It’s time for September’s Science Writer Tip-Jar picks. For those new to this, here’s the low-down:
Throughout the blogosphere, people produce fantastic writing for free. That’s great, but I believe that good writers should get paid for good work. To set an example, I choose ten pieces every month that were written for free and I donate £3 to the author. There are no formal criteria other than I found them unusually interesting, enjoyable and/or important.
I also encourage readers to support these writers through two buttons on the sidebar. There are two ways to help. Any donations via “Support Science Writers” are evenly distributed to chosen ten at the end of the month. Donations via the “Support NERS” button go to me; I match a third of the total figure and send that to the chosen writers too.
So without further ado, and in no particular order, here are the picks:
- Alice Bell for beautifully telling the story of how the fridge got its hum, and what it means for the history of technology. Also for this post on why worrying whether people like science or not is probably the wrong concern.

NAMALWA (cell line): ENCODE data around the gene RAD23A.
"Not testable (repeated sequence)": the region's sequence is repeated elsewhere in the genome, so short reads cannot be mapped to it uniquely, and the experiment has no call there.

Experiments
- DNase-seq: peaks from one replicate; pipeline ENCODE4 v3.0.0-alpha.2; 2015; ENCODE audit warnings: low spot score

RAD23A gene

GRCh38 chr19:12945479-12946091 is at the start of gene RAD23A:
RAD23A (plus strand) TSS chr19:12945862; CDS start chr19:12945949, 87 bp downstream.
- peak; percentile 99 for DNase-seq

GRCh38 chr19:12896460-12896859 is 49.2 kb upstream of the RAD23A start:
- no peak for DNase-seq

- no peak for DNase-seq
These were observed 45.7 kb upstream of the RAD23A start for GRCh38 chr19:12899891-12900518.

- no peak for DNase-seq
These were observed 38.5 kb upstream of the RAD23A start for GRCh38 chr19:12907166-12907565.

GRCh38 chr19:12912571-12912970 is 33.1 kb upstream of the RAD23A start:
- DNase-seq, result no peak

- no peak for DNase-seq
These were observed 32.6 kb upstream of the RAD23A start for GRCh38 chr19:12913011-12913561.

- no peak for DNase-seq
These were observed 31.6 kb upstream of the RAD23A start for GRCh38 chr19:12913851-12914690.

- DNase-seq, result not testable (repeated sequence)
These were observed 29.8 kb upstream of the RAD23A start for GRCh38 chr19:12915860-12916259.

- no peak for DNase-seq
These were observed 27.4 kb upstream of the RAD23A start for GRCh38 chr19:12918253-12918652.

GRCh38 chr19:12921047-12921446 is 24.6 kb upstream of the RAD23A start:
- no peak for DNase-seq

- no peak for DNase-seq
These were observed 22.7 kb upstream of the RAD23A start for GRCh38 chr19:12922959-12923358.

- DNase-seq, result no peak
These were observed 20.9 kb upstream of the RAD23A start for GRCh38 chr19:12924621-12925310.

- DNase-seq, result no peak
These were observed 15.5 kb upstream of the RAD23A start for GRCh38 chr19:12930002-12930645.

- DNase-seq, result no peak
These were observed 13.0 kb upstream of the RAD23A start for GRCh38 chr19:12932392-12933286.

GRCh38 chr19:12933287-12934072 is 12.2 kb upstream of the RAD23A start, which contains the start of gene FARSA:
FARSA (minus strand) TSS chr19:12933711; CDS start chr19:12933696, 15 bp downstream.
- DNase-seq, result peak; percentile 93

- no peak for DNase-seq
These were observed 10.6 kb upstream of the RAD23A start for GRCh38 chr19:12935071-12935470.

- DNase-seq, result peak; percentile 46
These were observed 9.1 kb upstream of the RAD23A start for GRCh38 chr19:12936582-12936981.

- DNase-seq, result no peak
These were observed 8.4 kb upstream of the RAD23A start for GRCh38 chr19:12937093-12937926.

- Martin Robbins for his analysis of Nautilus, the software that apparently predicted where Osama bin Laden was, but, like Nostradamus, proves to only really be successful in hindsight.
- Frank Swain for a witty and important post on five iconic science images, and why they’re wrong.
- Anne Casselman for her wonderful account of Patrick Keeling, who teaches his students to make their own DIY microscopes.
- Kate Clancy for her eye-opening post on “menotoxins” and how culture biased science towards the acceptance of “menstrual toxins”.
- Sean Carroll for his mind-expanding list of ten things that everyone should know about time
- Eric Michael Johnson for a tour de force essay on the evolution of collective violence.
- Arvind Pillai for his epic primer on Jawless fish and the birth of back-boned animals.
- Jen Gunter for a personal and touching story about her own son Victor, and his struggles with cerebral palsy. A stunning closing line.
- John Hawks, for using his blog to launch a new open-science project where he and colleagues will try and reconstruct 2-million-year-old hominin skin in public view.